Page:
Sunday 7 August 2011

The monsoon season and shearing

Blimey, the past week commenced with tropical rains. Hot weather over the weekend and I mean hot, the sort of weather which leaves you looking like a lobster in no time. The sort of weather where sitting still makes you sweat, not only does the skin burn but the blood boils also - phew!

As with most of the good weather this summer in Tarset it was short lived, the forecasters predicted a downturn and they were correct.

Now Shep was very fortunate as for once I had decided I was having a day off, a day I wanted off not one determined by the weather. Saturday saw me head off to Kelso Show and having a great day, enjoying a good crack, excellent sheep on show and tremendous weather. Whilst Tarset farmers were sweltering in the heat battling on to get hay and silage crops gathered up before the weather broke I wandered around enjoying myself with not so much of a tinge of guilt. A day off which was long overdue and the weather was being kind as well.

I have lived on the memories of last Saturday all week as the tropical rains seemed to change into the monsoon season. The other half found himself battling to help a neighbour lead hay and silage in on the Monday night and into Tuesday morning as the heavens opened and the deluge began.

The start of the week saw high temperatures and heavy rain, this past weekend has seen lower temperatures and torrential rain. There are reports locally of fords in flood preventing access to vehicles, flash flooding causing rain water to run through full hay sheds, one apparently had six inches of water standing in it. Now there is wet and there is wet. We've definitely had the later - very wet. Ground is saturated and some still have fields of grass to cut.

There was however a slight miracle during the week. One local farmer still needed his 5oo hill ewes clipping. This was out door shearing, out on the hill with not a shed in sight. A dry day was needed and on the third attempt by the shearers they hit lucky.

Shep was on hand to help gather and assist on the day, not with the shearing however, after all, they did want them clipped on one day!

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It was an early start, not quite as early as it ought to have been as Shep struggled to get out of bed, the alarm went off at 4.45 am and I rolled over - fatal! However, I was only half an hour late and the shearers arrived to find we were ready and waiting.

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Plenty of dogs on hand to get the sheep moving through the pens and the lambs shed off, my three are in the foreground with one of the farmers dogs lying in the background.

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On occasions it did seem that there were more dogs than sheep!

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Finally woolly sheep were shed off from lambs and clipped hoggs (which by now you should know are called gimmers), the woolled sheep waited expectantly, they are swaledales by the way, similar perhaps to a blackfaced but lighter framed sheep and different hair on their heads and legs, I would also say they have grey noses and eyebrows but blackfaces are tending to look like that these days so there could be cause for confusion on that front.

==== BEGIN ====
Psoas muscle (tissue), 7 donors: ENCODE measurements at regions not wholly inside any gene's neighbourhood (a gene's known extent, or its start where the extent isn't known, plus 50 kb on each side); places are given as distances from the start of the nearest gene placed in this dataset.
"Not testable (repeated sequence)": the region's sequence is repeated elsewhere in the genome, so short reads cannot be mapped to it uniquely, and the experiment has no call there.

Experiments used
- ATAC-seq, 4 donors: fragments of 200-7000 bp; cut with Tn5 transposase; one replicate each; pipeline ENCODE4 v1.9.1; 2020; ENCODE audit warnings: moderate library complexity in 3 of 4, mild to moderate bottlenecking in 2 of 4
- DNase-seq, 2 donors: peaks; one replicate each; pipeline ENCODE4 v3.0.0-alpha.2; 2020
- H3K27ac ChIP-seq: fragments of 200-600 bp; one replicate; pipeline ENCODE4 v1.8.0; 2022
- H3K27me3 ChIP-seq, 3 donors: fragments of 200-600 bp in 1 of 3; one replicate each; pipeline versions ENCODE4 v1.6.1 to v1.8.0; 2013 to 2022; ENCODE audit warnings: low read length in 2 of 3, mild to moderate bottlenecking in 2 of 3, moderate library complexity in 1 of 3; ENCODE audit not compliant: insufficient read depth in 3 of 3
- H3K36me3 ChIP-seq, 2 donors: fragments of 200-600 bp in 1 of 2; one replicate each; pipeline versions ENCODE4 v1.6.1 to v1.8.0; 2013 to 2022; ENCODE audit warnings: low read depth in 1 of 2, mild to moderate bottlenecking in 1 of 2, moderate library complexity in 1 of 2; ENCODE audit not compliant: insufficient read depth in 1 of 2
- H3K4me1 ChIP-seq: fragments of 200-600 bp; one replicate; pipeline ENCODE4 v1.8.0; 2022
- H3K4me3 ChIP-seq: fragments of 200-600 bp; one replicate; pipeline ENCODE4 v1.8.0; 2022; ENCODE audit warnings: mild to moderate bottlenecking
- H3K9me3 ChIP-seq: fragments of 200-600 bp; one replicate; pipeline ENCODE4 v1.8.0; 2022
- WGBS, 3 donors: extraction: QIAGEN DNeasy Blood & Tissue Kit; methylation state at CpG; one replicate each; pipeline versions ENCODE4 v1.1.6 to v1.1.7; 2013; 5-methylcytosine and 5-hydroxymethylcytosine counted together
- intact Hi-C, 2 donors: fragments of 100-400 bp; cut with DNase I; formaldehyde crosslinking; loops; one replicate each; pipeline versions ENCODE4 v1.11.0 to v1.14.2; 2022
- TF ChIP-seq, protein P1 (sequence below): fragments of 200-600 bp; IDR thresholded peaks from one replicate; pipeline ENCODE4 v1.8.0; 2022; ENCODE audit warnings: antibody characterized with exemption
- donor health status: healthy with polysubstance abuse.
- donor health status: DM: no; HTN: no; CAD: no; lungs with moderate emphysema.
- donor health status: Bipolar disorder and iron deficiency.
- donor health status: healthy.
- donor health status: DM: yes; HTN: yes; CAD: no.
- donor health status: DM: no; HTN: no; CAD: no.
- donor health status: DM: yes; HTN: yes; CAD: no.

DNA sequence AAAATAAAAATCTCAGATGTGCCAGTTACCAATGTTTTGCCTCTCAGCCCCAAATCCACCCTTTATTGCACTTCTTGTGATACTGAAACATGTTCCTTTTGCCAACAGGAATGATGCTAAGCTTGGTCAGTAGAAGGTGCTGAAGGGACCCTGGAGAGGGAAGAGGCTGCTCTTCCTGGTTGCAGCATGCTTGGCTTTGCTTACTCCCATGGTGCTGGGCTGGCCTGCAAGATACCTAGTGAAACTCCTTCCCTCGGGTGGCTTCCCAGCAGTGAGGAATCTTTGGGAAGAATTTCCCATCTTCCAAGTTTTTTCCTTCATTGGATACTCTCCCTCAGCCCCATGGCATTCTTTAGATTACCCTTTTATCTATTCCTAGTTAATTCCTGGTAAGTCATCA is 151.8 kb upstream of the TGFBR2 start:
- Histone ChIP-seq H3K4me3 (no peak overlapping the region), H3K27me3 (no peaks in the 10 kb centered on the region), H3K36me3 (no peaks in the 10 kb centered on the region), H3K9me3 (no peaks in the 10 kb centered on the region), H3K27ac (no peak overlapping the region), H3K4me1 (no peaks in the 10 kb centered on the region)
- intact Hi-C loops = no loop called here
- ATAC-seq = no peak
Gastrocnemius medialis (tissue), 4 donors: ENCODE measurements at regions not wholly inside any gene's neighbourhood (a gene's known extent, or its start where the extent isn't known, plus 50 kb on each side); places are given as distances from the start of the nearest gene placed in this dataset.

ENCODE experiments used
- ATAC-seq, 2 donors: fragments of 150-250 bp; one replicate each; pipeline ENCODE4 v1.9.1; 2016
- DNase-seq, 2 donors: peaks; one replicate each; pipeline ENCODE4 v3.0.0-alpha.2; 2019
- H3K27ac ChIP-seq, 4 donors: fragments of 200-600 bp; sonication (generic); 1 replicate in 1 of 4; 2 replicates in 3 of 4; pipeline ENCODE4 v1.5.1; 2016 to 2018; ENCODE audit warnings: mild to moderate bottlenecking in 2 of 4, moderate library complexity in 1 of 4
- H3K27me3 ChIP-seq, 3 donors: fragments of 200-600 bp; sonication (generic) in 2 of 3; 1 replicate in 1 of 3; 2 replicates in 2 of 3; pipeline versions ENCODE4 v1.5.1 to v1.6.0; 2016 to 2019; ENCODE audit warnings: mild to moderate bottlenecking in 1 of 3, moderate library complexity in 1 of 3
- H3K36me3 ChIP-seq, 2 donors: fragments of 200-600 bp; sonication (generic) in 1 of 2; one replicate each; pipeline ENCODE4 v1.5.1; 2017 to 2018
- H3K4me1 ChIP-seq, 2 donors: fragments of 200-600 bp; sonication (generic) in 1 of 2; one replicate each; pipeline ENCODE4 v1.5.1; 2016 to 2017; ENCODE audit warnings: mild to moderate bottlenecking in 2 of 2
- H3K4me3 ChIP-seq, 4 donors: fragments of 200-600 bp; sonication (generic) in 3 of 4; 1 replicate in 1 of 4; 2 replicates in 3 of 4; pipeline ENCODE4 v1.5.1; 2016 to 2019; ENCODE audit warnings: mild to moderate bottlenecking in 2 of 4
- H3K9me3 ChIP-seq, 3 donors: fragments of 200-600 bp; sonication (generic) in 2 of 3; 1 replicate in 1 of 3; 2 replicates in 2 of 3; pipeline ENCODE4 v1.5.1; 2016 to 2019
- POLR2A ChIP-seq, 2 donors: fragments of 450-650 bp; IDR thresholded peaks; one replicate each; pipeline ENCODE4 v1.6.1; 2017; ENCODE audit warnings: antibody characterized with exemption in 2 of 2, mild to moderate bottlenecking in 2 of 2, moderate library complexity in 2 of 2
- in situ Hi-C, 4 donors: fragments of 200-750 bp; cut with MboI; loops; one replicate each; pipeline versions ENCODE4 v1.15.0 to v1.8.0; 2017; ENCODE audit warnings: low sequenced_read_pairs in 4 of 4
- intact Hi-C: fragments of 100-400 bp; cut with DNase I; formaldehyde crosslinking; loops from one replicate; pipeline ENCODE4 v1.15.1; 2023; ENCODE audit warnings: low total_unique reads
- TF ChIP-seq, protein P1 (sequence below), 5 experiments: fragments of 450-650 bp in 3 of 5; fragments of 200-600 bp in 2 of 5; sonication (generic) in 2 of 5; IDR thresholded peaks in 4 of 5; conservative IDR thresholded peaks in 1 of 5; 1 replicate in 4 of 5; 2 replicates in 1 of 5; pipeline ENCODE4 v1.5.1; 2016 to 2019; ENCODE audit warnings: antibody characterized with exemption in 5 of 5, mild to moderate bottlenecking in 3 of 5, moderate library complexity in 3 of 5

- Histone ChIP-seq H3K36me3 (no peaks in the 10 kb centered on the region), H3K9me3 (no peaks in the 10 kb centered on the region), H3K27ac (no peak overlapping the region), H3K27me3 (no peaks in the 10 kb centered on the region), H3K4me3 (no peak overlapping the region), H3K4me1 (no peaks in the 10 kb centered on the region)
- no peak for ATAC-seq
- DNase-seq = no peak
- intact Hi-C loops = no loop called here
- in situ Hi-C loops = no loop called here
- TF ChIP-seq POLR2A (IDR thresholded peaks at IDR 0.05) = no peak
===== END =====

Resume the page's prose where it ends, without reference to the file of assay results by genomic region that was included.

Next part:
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Kale thought he ought to keep an eye on the lambs and gimmers held in the stell.

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The shearers got into the flow of things and wool came off, the weather held out all day which seemed almost unbelievable. There was filming going on all day long as well, some sort of documentary being made I do believe, really hope the guy with the fluffy thing on the end of a stick (sound recordist) deletes some of the swear words going on in the background!

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My view of proceedings along with the view the farmers wife experienced was slightly different to the norm. The wool is kicked by the shearers below the race and wrapped at the back of the trailer, fortunately a sheep knocked some of the boarding off the race and we had a little hole to peek through and view the proceedings. Can't say I've ever spent the day viewing the world below a sheeps belly before - first time for everything!
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Moss and Glen had been kept busy keeping sheep forward and were only too keen to take a rest when bait times arrived, hopeful also of the odd crust being shared with them. Moss here is taking forty winks with an ear open just incase he misses anything.

500 sheep clipped outdoors on the Friday. 500 sheep wishing they could have their jackets back on on the Saturday as it rained cats and dogs. The Scottish National Sheep dog trials held just over the border had cause to halt proceedings on the final day due to the weather, a football match with Newcastle United was stopped due to the weather, rain fell and kept falling, flash floods occured and then there were 500 sheep finding they were getting soaked to the skin. Fortunately they are far tougher than us, they would head for some shelter somewhere and give themselves a good shaking when it eventually faired up. The farmer was relieved as were the shearers, they had finally hit lucky and managed a day when the weather held out and the job got done.


Di Overton said...

Would your dogs like to borrow my duck's boots?

Tarset Shepherd said...

They'd love to!